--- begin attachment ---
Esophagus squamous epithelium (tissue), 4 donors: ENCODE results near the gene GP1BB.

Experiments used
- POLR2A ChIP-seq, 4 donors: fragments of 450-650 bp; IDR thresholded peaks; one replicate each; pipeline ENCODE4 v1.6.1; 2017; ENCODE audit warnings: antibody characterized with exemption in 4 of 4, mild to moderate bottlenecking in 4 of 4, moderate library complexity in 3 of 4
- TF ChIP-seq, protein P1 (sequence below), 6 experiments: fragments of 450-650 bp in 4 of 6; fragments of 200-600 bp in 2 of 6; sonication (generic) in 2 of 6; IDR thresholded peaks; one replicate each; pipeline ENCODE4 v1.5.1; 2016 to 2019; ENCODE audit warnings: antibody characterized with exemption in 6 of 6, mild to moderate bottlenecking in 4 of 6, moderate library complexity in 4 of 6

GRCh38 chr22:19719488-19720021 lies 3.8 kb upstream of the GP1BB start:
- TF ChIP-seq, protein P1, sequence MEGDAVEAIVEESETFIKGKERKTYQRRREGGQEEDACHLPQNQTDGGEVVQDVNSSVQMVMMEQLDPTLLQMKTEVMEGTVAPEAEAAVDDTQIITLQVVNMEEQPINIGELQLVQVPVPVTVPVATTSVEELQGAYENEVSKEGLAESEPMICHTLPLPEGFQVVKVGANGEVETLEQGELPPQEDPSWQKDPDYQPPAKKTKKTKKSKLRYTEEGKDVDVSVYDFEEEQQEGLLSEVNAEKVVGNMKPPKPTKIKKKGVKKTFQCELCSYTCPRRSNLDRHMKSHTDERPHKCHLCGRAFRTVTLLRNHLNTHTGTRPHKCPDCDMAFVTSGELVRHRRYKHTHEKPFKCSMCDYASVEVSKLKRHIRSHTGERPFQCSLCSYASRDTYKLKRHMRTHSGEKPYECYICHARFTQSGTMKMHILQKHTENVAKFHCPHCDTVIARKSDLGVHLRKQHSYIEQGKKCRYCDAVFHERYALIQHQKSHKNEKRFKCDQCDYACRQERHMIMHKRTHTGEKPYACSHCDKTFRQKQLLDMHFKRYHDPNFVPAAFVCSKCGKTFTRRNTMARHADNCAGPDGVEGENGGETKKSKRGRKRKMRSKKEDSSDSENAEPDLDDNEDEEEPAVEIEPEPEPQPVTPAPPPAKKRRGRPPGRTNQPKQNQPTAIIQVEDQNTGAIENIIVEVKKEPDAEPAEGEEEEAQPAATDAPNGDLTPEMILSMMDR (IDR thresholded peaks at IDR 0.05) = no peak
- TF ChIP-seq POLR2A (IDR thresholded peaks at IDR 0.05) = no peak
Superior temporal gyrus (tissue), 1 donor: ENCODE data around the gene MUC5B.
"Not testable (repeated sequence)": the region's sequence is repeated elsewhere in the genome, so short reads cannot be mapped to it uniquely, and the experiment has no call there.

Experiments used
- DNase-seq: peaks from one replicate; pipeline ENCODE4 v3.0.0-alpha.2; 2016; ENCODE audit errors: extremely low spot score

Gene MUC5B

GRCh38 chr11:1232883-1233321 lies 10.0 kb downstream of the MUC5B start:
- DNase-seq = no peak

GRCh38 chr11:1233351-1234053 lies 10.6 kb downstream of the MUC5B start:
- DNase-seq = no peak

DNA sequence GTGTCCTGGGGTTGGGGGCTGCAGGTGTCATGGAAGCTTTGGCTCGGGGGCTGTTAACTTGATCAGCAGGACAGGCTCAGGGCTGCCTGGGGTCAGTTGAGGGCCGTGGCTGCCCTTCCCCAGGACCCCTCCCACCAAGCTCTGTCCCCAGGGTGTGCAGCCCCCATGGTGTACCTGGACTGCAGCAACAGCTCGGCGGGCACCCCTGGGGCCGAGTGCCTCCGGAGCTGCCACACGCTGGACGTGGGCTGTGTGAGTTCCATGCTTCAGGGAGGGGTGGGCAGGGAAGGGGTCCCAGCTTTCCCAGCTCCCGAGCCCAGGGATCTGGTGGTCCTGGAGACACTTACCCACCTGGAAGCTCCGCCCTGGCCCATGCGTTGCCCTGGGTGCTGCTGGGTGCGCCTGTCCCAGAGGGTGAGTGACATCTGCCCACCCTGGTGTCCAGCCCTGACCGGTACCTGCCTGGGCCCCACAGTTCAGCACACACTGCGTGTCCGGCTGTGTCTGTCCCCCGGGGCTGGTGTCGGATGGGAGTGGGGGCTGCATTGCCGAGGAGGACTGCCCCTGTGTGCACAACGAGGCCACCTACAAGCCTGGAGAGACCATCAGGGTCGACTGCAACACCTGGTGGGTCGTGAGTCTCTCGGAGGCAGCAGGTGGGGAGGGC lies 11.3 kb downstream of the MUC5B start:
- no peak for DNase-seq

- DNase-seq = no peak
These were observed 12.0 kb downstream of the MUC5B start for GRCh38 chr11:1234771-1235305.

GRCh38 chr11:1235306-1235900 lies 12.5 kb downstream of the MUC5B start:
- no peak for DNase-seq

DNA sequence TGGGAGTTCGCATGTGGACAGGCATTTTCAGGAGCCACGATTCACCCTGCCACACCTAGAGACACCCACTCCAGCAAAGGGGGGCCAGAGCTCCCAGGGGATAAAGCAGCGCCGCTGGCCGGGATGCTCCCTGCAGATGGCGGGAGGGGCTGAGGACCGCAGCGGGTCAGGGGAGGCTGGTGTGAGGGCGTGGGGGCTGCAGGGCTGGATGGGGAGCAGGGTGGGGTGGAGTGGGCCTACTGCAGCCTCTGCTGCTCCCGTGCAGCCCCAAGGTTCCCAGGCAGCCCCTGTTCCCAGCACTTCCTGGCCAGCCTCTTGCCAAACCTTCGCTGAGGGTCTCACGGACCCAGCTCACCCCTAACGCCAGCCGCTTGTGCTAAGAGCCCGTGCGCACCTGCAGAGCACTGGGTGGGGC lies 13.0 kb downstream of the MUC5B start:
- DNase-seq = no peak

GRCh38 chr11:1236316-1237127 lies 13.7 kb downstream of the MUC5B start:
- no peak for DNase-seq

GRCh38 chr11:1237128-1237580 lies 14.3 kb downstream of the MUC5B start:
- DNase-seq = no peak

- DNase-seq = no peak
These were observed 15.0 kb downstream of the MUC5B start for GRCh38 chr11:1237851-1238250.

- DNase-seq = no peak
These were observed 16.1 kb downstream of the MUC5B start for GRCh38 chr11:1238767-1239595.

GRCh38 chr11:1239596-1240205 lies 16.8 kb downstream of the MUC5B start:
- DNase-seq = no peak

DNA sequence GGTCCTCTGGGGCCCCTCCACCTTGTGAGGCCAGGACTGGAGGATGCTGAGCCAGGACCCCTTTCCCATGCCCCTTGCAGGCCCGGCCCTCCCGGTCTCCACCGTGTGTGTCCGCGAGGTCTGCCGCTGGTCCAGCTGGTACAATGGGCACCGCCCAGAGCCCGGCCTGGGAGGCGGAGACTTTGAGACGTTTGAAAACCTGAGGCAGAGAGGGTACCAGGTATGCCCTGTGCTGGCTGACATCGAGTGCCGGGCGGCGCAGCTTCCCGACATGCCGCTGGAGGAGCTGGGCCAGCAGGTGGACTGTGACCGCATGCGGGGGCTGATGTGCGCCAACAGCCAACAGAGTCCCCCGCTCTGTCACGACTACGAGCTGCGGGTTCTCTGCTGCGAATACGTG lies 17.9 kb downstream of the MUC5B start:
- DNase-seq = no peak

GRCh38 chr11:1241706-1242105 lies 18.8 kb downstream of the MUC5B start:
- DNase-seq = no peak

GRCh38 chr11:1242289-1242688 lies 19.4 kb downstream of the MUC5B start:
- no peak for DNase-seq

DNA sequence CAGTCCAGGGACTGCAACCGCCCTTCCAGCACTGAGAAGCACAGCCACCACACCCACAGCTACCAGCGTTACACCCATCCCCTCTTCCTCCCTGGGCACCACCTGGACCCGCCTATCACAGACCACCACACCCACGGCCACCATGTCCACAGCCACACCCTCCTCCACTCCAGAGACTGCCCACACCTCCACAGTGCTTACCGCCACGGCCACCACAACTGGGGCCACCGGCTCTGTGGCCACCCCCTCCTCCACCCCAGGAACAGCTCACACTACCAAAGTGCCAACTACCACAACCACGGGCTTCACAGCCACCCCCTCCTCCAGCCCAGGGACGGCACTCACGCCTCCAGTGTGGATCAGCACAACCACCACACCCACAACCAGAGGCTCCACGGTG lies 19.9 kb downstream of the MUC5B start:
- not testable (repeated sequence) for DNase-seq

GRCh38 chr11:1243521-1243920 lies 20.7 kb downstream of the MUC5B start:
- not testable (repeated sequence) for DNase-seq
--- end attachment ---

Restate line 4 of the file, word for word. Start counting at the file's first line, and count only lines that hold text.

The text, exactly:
- TF ChIP-seq, protein P1 (sequence below), 6 experiments: fragments of 450-650 bp in 4 of 6; fragments of 200-600 bp in 2 of 6; sonication (generic) in 2 of 6; IDR thresholded peaks; one replicate each; pipeline ENCODE4 v1.5.1; 2016 to 2019; ENCODE audit warnings: antibody characterized with exemption in 6 of 6, mild to moderate bottlenecking in 4 of 6, moderate library complexity in 4 of 6